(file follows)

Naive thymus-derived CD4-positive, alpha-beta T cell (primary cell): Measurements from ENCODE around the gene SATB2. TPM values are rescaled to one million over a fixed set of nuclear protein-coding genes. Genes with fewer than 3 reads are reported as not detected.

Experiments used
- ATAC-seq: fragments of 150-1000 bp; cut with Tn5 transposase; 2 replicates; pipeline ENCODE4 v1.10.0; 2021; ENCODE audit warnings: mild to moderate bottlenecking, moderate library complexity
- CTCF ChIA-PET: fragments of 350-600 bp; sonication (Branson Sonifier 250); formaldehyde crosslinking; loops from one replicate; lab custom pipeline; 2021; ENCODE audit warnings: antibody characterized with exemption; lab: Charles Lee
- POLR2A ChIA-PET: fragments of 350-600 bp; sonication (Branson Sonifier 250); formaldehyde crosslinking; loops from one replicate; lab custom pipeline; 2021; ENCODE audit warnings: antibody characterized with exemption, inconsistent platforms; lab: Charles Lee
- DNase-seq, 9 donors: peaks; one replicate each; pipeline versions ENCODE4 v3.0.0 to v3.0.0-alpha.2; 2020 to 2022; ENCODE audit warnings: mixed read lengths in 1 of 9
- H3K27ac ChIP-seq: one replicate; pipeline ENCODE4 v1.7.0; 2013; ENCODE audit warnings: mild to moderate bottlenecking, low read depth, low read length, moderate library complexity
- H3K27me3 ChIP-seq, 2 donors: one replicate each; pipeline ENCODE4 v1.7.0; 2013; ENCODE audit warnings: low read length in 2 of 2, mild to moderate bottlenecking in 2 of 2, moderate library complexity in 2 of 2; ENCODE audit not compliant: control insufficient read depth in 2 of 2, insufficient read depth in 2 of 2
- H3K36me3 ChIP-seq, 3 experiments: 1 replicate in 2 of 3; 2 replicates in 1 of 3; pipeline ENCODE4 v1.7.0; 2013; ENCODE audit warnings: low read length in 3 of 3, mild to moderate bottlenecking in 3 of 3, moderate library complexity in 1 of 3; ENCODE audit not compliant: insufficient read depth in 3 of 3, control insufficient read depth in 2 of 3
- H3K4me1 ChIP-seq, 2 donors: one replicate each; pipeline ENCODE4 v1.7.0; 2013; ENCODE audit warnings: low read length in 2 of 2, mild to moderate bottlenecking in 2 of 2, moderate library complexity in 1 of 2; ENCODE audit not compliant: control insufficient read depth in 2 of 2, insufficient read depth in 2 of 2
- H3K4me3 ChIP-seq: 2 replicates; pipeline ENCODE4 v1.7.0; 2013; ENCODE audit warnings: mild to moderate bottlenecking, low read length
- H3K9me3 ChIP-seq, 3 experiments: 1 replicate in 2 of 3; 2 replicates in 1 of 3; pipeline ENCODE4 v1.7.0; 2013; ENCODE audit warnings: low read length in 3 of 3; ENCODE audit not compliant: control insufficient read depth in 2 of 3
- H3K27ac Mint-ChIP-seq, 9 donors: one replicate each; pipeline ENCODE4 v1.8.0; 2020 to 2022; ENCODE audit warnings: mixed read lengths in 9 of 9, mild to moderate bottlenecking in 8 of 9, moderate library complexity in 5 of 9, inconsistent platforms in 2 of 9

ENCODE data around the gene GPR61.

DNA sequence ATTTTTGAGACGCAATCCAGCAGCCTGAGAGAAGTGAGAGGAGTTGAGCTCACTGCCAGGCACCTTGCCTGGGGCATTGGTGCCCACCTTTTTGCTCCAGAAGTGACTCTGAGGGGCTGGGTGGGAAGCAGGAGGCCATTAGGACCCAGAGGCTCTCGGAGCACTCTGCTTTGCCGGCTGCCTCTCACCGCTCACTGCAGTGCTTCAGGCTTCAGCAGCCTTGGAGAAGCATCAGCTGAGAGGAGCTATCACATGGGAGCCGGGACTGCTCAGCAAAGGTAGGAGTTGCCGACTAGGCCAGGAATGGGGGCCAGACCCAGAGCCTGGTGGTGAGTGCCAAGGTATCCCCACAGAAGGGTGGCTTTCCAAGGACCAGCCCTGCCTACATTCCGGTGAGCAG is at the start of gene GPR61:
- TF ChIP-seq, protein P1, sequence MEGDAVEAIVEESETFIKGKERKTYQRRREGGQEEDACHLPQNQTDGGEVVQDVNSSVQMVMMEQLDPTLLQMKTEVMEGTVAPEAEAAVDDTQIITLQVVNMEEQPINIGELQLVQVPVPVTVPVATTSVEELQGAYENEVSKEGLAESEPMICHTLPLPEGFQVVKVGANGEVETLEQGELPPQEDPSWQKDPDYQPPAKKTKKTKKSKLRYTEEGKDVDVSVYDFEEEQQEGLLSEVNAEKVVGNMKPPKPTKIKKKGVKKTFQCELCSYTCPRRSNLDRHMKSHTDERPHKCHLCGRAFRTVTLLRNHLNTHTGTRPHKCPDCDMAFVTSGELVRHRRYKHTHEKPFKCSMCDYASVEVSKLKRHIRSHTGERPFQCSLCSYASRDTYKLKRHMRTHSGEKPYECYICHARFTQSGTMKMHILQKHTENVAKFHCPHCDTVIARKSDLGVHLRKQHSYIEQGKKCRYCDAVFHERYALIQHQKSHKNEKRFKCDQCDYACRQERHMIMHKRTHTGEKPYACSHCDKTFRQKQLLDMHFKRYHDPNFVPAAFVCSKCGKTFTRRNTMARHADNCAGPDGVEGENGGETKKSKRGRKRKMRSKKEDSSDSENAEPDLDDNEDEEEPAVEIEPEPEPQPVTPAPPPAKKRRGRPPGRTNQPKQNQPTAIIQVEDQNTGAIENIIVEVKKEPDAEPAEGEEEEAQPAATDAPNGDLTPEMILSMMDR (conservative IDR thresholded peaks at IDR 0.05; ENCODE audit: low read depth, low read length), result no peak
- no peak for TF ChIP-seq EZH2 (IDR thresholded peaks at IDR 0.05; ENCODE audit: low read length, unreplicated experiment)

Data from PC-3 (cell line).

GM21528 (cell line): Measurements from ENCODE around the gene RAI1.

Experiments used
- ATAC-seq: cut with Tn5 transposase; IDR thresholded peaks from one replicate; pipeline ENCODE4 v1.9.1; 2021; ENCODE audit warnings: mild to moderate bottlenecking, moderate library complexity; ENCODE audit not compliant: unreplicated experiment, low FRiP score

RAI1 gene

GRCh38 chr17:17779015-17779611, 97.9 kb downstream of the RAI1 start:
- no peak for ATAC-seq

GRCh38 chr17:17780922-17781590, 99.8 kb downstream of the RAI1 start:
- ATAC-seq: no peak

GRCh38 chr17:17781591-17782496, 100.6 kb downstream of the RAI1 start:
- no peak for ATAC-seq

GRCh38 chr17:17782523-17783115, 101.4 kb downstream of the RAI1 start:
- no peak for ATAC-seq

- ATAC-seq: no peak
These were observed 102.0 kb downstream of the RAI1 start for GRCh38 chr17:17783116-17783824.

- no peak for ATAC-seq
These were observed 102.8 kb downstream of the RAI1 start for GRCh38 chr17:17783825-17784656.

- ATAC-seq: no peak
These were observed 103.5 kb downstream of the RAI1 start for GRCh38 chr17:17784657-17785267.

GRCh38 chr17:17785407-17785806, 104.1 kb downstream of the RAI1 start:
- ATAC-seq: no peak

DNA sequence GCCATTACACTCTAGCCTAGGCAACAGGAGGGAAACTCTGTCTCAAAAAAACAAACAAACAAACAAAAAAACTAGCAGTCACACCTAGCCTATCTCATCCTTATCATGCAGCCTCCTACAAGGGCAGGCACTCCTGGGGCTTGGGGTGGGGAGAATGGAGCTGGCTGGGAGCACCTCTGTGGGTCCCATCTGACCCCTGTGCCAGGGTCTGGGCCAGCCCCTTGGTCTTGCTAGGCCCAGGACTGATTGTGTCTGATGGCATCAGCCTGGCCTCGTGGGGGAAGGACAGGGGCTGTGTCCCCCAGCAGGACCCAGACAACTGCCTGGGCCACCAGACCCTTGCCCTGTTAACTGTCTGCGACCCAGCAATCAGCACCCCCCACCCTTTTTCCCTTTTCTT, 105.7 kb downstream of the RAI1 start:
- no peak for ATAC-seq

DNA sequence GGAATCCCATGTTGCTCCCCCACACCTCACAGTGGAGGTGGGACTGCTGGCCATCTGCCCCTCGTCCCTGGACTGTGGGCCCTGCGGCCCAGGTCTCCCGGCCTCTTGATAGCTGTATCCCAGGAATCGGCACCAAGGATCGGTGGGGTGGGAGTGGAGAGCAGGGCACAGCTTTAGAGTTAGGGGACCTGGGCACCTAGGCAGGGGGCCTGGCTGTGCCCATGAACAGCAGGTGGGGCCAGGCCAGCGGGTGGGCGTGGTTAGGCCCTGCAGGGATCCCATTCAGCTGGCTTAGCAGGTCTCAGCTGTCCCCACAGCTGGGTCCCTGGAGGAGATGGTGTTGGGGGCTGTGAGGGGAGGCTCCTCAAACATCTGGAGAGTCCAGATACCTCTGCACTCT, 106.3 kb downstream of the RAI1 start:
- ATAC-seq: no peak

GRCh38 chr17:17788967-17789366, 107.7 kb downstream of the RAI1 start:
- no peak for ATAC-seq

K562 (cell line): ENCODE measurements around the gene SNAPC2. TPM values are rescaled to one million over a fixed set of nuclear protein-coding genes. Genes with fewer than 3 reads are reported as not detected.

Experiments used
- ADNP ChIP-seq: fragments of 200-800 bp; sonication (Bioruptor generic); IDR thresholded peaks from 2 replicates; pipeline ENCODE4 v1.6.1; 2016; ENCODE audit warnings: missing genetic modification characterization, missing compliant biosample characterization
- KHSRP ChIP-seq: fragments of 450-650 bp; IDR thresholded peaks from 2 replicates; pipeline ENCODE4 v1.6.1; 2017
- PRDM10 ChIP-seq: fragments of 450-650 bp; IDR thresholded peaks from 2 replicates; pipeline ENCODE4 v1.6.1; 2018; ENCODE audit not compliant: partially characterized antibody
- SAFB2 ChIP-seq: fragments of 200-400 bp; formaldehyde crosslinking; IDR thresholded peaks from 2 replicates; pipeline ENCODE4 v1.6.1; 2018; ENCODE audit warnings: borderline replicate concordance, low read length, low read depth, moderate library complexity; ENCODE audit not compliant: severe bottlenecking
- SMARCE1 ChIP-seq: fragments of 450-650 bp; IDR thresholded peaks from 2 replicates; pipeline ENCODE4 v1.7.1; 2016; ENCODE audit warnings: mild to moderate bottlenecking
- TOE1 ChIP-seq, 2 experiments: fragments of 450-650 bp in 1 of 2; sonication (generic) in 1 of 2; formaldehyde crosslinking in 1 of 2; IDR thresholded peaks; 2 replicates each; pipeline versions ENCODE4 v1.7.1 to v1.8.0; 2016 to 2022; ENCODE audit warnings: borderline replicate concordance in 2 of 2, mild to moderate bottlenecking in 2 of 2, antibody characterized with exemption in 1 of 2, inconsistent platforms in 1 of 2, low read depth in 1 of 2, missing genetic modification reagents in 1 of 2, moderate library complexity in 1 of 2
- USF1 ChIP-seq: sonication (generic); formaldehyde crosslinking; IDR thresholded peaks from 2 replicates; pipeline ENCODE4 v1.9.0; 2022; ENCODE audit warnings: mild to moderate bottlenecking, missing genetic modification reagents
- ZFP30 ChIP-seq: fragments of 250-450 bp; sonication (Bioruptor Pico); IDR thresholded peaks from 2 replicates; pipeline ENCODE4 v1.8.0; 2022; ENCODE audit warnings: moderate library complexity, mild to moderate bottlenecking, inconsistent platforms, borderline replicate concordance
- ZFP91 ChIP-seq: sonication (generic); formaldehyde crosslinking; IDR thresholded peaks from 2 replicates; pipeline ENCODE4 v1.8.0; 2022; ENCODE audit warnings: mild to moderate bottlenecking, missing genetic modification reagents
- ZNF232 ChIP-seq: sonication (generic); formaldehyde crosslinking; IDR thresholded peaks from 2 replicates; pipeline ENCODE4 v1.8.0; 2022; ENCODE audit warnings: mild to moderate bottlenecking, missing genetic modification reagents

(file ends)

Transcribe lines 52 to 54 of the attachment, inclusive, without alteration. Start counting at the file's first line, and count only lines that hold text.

- TOE1 ChIP-seq, 2 experiments: fragments of 450-650 bp in 1 of 2; sonication (generic) in 1 of 2; formaldehyde crosslinking in 1 of 2; IDR thresholded peaks; 2 replicates each; pipeline versions ENCODE4 v1.7.1 to v1.8.0; 2016 to 2022; ENCODE audit warnings: borderline replicate concordance in 2 of 2, mild to moderate bottlenecking in 2 of 2, antibody characterized with exemption in 1 of 2, inconsistent platforms in 1 of 2, low read depth in 1 of 2, missing genetic modification reagents in 1 of 2, moderate library complexity in 1 of 2
- USF1 ChIP-seq: sonication (generic); formaldehyde crosslinking; IDR thresholded peaks from 2 replicates; pipeline ENCODE4 v1.9.0; 2022; ENCODE audit warnings: mild to moderate bottlenecking, missing genetic modification reagents
- ZFP30 ChIP-seq: fragments of 250-450 bp; sonication (Bioruptor Pico); IDR thresholded peaks from 2 replicates; pipeline ENCODE4 v1.8.0; 2022; ENCODE audit warnings: moderate library complexity, mild to moderate bottlenecking, inconsistent platforms, borderline replicate concordance